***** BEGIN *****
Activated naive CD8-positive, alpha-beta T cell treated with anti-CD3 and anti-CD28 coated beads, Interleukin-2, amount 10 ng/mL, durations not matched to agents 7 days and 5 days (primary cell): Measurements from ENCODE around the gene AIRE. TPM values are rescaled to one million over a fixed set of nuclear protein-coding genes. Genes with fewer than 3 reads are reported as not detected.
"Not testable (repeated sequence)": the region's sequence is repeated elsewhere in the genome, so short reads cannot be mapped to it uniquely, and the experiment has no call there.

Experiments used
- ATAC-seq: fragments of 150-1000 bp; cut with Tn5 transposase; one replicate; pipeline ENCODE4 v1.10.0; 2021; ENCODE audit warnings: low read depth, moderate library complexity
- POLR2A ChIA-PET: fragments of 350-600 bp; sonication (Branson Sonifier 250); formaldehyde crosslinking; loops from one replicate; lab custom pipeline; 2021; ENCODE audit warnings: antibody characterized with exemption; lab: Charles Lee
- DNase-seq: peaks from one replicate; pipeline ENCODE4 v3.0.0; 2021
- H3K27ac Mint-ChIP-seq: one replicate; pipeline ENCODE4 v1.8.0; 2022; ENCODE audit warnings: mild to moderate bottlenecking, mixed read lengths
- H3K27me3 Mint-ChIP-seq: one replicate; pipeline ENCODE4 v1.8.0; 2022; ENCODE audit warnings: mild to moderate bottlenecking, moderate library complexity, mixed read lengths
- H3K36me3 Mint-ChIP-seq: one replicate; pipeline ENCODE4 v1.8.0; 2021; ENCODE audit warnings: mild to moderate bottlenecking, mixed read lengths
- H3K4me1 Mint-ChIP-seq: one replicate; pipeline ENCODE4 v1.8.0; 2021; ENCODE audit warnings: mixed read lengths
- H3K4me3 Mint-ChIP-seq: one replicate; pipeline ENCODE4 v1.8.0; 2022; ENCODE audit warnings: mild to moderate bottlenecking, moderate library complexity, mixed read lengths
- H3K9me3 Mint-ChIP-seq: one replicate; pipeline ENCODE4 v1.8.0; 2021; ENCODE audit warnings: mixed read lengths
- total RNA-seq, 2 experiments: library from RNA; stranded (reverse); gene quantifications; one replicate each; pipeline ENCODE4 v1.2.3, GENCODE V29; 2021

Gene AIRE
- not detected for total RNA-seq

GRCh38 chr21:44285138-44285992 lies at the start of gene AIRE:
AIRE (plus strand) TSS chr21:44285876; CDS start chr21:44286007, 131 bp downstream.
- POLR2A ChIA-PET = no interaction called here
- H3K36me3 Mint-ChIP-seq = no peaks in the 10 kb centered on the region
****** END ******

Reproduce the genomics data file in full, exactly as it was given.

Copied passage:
Activated naive CD8-positive, alpha-beta T cell treated with anti-CD3 and anti-CD28 coated beads, Interleukin-2, amount 10 ng/mL, durations not matched to agents 7 days and 5 days (primary cell): Measurements from ENCODE around the gene AIRE. TPM values are rescaled to one million over a fixed set of nuclear protein-coding genes. Genes with fewer than 3 reads are reported as not detected.
"Not testable (repeated sequence)": the region's sequence is repeated elsewhere in the genome, so short reads cannot be mapped to it uniquely, and the experiment has no call there.

Experiments used
- ATAC-seq: fragments of 150-1000 bp; cut with Tn5 transposase; one replicate; pipeline ENCODE4 v1.10.0; 2021; ENCODE audit warnings: low read depth, moderate library complexity
- POLR2A ChIA-PET: fragments of 350-600 bp; sonication (Branson Sonifier 250); formaldehyde crosslinking; loops from one replicate; lab custom pipeline; 2021; ENCODE audit warnings: antibody characterized with exemption; lab: Charles Lee
- DNase-seq: peaks from one replicate; pipeline ENCODE4 v3.0.0; 2021
- H3K27ac Mint-ChIP-seq: one replicate; pipeline ENCODE4 v1.8.0; 2022; ENCODE audit warnings: mild to moderate bottlenecking, mixed read lengths
- H3K27me3 Mint-ChIP-seq: one replicate; pipeline ENCODE4 v1.8.0; 2022; ENCODE audit warnings: mild to moderate bottlenecking, moderate library complexity, mixed read lengths
- H3K36me3 Mint-ChIP-seq: one replicate; pipeline ENCODE4 v1.8.0; 2021; ENCODE audit warnings: mild to moderate bottlenecking, mixed read lengths
- H3K4me1 Mint-ChIP-seq: one replicate; pipeline ENCODE4 v1.8.0; 2021; ENCODE audit warnings: mixed read lengths
- H3K4me3 Mint-ChIP-seq: one replicate; pipeline ENCODE4 v1.8.0; 2022; ENCODE audit warnings: mild to moderate bottlenecking, moderate library complexity, mixed read lengths
- H3K9me3 Mint-ChIP-seq: one replicate; pipeline ENCODE4 v1.8.0; 2021; ENCODE audit warnings: mixed read lengths
- total RNA-seq, 2 experiments: library from RNA; stranded (reverse); gene quantifications; one replicate each; pipeline ENCODE4 v1.2.3, GENCODE V29; 2021

Gene AIRE
- not detected for total RNA-seq

GRCh38 chr21:44285138-44285992 lies at the start of gene AIRE:
AIRE (plus strand) TSS chr21:44285876; CDS start chr21:44286007, 131 bp downstream.
- POLR2A ChIA-PET = no interaction called here
- H3K36me3 Mint-ChIP-seq = no peaks in the 10 kb centered on the region